Friday, November 25, 2016

How To Make Gravy From Roux

My usual method for making gravy is to add cornstarch to the pan drippings for roast chicken, beef or turkey, but I didn't thicken the gravy with cornstarch on Thanksgiving Day.

Instead, I used flour to make a roux, which turned into the perfect gravy consistency. Cornstarch thickens gravy, but sometimes when over cooked, the gravy thins out again. I didn't want to take any chances of serving runny gravy on Thanksgiving. As it turns out, my gravy was such an unexpected hit that making gravy from roux will become my new regular way of gravy making.

What an unplanned pleasure for me! I tried something new, and it paid off. The day before Thanksgiving, I had a vague idea of using flour to thicken gravy, but I didn't know how to make roux. I knew flour tasted raw unless cooked a certain way, which is the sole reason I have always used cornstarch to make gravy. 

I'm so glad I took a risk! Furthermore, I considered buying a couple of jars of ready-made gravy as a backup, but decided against it. Succeed, or fail, the desire was homemade gravy all the way.

A dinner guest asked me to post my winning recipe on THE SAVVY SHOPPER ... and to tell you the truth, if I ever want to make the gravy again, I'll have to return here myself. So now my lovely readers, you understand why these recipes are published on the blog.
Before we start, know that I use bouillon cubes, but certainly chicken, or beef stock can be substituted.

Homemade Gravy
Photo of roux: The Creekside Cook


2 tablespoons butter
3 tablespoons of flour
2 large bouillon cubes (I used Maggi chicken flavor.)
32 ounces water (or substitute 32 ounces of beef or chicken stock. I dissolve the bouillon cubes in the water ahead of time and let stand.)
1 teaspoon dried garlic
1 teaspoon dried onion powder
12 turns of the black pepper mill (= 1/2 teaspoon fresh pepper)
salt to taste (if using stock. No salt needed if using bouillon cubes)
1/2 teaspoon dried celery
About 1/3 teaspoon dried sage (I omit sage if making a beef gravy.) 


1) Melt 2 tablespoons of butter into a large skillet. (After a roast, if I have a pan of meat stock and dripping to scrape, I do not use butter. Only if not enough liquid is left in the roasting pan, do I use butter. Fat needs to combine with flour to make a roux. You can get the fat from the chicken or beef drippings ... or you must use butter.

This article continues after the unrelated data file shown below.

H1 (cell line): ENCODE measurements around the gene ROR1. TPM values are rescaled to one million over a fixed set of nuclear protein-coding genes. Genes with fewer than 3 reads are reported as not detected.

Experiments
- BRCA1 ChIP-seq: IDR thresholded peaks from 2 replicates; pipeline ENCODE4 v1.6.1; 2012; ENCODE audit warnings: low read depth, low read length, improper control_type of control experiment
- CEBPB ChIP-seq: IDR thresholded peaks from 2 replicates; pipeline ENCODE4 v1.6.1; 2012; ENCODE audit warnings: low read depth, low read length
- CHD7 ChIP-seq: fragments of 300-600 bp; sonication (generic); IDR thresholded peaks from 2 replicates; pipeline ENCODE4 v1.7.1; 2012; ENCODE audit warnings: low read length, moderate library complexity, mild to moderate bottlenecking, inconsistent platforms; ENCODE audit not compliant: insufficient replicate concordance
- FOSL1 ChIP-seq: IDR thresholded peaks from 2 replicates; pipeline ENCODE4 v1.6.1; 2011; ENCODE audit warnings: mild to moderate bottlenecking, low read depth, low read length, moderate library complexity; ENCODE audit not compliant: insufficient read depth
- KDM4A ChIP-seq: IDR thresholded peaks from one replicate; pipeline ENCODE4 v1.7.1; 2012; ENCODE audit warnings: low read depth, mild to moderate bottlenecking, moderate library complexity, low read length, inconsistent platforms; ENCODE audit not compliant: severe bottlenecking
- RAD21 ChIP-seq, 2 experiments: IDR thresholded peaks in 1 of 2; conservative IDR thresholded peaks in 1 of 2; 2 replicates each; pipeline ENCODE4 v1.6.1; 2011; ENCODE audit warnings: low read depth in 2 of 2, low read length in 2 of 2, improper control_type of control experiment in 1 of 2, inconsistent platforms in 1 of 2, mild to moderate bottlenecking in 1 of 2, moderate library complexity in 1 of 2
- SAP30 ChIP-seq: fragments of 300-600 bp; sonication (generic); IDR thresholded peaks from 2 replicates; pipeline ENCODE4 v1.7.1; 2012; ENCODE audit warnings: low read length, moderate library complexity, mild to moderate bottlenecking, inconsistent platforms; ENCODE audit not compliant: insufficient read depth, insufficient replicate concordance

2) Whisk in 3 tablespoons of flour, and cook over a medium flame for 2 to 3 minutes. Keep whisking as the butter bubbles and simmers.

3) Next add the liquid from the meat to the roux: If you have pan drippings, scrape and use the juices. With enough juices from the roast, there is no need to add water. Use the meat juices as your liquid. If you don't have enough pan drippings, round out the liquid with water to get 32 ounces of liquid. (You can use wine as part of your liquid, if you wish).

4) Season to taste. Add the black pepper, dried garlic, onion powder, celery and sage.

5) Simmer and stir until the mixture thickens into gravy.

Leftover gravy using my recipe freezes well for several months, as opposed to, a gravy made with cream. (A cream, or milk gravy separates if reheated). Bon Appettè!

I really enjoyed hosting Thanksgiving this year. First of all, I would not have discovered this delicious new way (to me) of making gravy had dinner not been at my place. It takes having company over for many of us to apply ourselves. Thank you, Thanksgiving company, for your tasty contributions, not to mention your wonderful ... well, um, company! Until next time ...

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  1. It sounds delicious Debbie. I do make gravies from a roux, but your other additions are new ideas for me to try! I am glad your dinner was such a success - it makes it all worthwhile. Happy Thanksgiving.

    1. Trish, I always enjoy reading your comments!

      Like for many people, Thanksgiving is a favorite holiday of mine. Somehow, no commercialism has attached itself to Thanksgiving. It's still just a meal with family and friends, and I hope it always stays that way!